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i-mate Jasjar PocketPC phone

Wireless wonder?

Review HTC has been tempting its fans with the Universal handset since the beginning of the year. The prospect not only of Bluetooth, Wi-Fi and GSM/GPRS connectivity but also 3G, and with them a landscape-oriented display and full QWERTY keyboard, not to mention Windows Mobile 5.0, has fuelled interest in the machine since T-Mobile announced in February that it would be offering the machine on its network.

Other carriers quickly followed suit, as did long-time HTC partner i-mate, and it's in the form of the i-mate Jasjar - who comes up with these names? - provided by i-mate's UK retail partner Expansys that I've got my hands on Universal now it's finally shipping. I have to say, it was worth the wait.

i-mate Jasjar

Out of the box, the Jasjar looks like a classic palmtop, circa 1990, albeit spruced up with a 21st Century metallic grey casing and sweeping curves. Inside sit its dark grey, rough-textured QWERTY keyboard and crisp, bright 3.6in, 640 x 480, 65,536-colour display. To the right of the screen is a tiny camera. On the front of the device, below the keyboard, are a pair of compact stereo speakers. Round to the left sit an SD card slot and the power key. On the back of the base is a mini USB port and a stereo earphone jack.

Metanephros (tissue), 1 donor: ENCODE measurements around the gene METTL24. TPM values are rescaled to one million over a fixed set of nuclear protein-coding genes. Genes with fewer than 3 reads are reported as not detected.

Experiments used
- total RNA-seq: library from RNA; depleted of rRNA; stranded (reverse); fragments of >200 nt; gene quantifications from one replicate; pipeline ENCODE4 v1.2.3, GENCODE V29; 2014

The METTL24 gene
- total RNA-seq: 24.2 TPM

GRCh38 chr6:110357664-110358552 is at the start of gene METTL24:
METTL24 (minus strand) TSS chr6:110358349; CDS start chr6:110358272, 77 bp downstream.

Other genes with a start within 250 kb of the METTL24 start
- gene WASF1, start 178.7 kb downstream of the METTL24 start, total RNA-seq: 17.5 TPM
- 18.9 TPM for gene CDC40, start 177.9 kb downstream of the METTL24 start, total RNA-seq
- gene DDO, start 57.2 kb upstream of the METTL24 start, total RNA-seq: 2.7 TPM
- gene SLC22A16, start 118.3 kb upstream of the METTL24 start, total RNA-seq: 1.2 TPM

The screen is hinged with sufficient resistance to allow the display to be placed at any angle. It moves smoothly before locking off at an almost horizontal angle. Beyond that, it's spring-loaded, presumably to make it hard to push it too far back. However, I don't think it would take much pressure to break it. The hinge is by no means delicate, and can take some rough handling, but it still needs to be treated with respect.

In part, that's because the hinge incorporates as swivel mechanism, allowing the display to be turned clockwise through 180 degrees. Turn it and push it back against the keyboard and you have a classic PDA-style tablet. It looks slightly odd, because not only is the screen not centred horizontally, but the casing isn't symmetrical in the vertical plane.

The stylus is tucking into bag of the device, flush with the edge of the casing. The display automatically flips into portrait mode but it can take three or four seconds to do so, irritating when you're flipping the device to take a phone call and surprising given the machine's 520MHz Intel XScale processor. Above the screen is the handset's earpiece; below the display is a typical rectangular five-way navigation control. Holding the Jasjar in your right hand, you've got HTC's now customary volume rocker control and a button to activate the screen's backlight sitting below your thumb. On the other side of the machine are small, round call make and break buttons lit with appropriately colour LEDs. Pressing the green one invokes Windows Mobile's Phone application - pressing the red button gets rid of it.

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